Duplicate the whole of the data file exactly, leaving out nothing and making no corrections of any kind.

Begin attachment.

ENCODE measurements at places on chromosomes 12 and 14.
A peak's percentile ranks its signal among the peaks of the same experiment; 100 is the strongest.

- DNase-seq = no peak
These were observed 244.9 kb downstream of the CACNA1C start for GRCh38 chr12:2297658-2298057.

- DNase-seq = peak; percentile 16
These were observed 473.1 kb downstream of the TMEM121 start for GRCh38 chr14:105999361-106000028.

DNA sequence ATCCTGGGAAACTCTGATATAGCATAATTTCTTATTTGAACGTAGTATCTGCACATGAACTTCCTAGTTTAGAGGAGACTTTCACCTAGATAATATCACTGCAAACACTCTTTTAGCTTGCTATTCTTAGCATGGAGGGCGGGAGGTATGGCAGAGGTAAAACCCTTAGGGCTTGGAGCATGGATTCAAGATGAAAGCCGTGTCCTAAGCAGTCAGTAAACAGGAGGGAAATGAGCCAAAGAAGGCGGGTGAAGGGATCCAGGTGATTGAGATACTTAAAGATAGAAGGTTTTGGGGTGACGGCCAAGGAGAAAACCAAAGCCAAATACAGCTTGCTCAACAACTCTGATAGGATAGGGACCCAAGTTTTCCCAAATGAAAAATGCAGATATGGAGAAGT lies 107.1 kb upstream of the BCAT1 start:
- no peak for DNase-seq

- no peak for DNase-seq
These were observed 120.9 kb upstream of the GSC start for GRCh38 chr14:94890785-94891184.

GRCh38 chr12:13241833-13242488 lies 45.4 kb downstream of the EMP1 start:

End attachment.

ENCODE measurements at places on chromosomes 12 and 14.
A peak's percentile ranks its signal among the peaks of the same experiment; 100 is the strongest.

- DNase-seq = no peak
These were observed 244.9 kb downstream of the CACNA1C start for GRCh38 chr12:2297658-2298057.

- DNase-seq = peak; percentile 16
These were observed 473.1 kb downstream of the TMEM121 start for GRCh38 chr14:105999361-106000028.

DNA sequence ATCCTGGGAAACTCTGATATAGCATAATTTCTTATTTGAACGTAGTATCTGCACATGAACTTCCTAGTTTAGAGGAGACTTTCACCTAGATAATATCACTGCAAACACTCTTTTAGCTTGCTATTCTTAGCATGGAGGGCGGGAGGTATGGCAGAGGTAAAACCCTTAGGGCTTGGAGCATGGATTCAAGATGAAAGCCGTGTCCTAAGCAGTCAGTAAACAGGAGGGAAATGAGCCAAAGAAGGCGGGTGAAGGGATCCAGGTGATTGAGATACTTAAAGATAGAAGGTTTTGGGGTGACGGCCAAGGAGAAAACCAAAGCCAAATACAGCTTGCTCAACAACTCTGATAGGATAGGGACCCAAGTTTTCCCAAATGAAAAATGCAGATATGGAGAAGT lies 107.1 kb upstream of the BCAT1 start:
- no peak for DNase-seq

- no peak for DNase-seq
These were observed 120.9 kb upstream of the GSC start for GRCh38 chr14:94890785-94891184.

GRCh38 chr12:13241833-13242488 lies 45.4 kb downstream of the EMP1 start: